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Eur J Neurosci. 2010 May;31(9):1521-32. doi: 10.1111/j.1460-9568.2010.07218.x.

Nucleocytoplasmic translocation of HDAC9 regulates gene expression and dendritic growth in developing cortical neurons.

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1
Neuroscience Laboratories, Graduate School of Frontier Biosciences, Osaka University, Osaka, Japan. sugo@fbs.osaka-u.ac.jp

Abstract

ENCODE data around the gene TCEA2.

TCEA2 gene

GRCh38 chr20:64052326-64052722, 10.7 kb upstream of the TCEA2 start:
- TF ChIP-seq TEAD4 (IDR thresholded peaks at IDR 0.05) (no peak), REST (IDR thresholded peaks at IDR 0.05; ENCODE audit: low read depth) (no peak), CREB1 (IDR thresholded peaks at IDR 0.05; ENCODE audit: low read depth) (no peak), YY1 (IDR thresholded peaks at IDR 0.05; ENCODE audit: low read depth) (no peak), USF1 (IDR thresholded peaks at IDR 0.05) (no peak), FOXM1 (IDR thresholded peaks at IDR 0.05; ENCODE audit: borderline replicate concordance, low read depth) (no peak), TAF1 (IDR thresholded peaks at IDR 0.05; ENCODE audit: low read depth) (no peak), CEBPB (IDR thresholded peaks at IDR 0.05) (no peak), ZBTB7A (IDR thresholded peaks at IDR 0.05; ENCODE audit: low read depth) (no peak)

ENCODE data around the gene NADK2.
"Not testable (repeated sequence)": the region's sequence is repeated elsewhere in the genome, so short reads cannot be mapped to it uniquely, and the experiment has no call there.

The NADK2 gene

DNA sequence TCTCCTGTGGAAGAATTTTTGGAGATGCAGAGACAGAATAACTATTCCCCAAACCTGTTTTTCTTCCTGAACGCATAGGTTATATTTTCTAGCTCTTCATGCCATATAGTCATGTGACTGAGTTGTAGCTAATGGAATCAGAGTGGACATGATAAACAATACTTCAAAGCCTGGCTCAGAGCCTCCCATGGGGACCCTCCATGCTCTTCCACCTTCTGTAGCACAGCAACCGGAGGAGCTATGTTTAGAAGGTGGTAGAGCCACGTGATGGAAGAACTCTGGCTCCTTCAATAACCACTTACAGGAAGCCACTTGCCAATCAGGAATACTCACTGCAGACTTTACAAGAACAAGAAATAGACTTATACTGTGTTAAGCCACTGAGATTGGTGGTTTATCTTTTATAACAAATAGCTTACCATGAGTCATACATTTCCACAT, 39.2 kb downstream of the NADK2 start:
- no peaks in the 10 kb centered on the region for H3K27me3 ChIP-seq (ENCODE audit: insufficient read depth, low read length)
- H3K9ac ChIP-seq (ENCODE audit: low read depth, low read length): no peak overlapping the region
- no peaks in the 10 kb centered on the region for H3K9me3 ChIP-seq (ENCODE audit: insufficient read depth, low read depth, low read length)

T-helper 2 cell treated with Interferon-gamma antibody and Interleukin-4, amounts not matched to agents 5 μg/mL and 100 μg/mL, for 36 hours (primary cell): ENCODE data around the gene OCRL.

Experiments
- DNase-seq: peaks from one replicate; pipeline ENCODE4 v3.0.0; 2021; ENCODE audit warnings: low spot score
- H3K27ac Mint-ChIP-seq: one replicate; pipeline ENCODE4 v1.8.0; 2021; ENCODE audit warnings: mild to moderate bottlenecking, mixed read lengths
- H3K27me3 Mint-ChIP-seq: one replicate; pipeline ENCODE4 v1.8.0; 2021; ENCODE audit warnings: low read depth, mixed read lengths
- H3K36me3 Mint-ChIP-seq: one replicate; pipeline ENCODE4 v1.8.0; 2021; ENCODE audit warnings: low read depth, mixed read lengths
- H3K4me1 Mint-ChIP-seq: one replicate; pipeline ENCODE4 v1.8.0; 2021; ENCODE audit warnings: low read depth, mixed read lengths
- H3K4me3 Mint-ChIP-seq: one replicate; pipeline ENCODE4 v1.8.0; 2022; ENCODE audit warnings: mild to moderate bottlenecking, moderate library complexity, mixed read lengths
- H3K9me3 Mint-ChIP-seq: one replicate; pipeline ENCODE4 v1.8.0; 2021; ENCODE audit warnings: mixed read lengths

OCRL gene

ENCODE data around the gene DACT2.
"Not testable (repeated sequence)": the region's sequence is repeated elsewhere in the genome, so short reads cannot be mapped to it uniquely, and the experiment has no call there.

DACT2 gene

Transcriptional regulation of gene expression is thought to play a pivotal role in activity-dependent neuronal differentiation and circuit formation. Here, we investigated the role of histone deacetylase 9 (HDAC9), which regulates transcription by histone modification, in the development of neocortical neurons. The translocation of HDAC9 from nucleus to cytoplasm was induced by an increase of spontaneous firing activity in cultured mouse cortical neurons. This nucleocytoplasmic translocation was also observed in postnatal development in vivo. The translocation-induced gene expression and cellular morphology was further examined by introducing an HDAC9 mutant that disrupts the nucleocytoplasmic translocation. Expression of c-fos, an immediately-early gene, was suppressed in the mutant-transfected cells regardless of neural activity. Moreover, the introduction of the mutant decreased the total length of dendritic branches, whereas knockdown of HDAC9 promoted dendritic growth. These findings indicate that chromatin remodeling with nucleocytoplasmic translocation of HDAC9 regulates activity-dependent gene expression and dendritic growth in developing cortical neurons.

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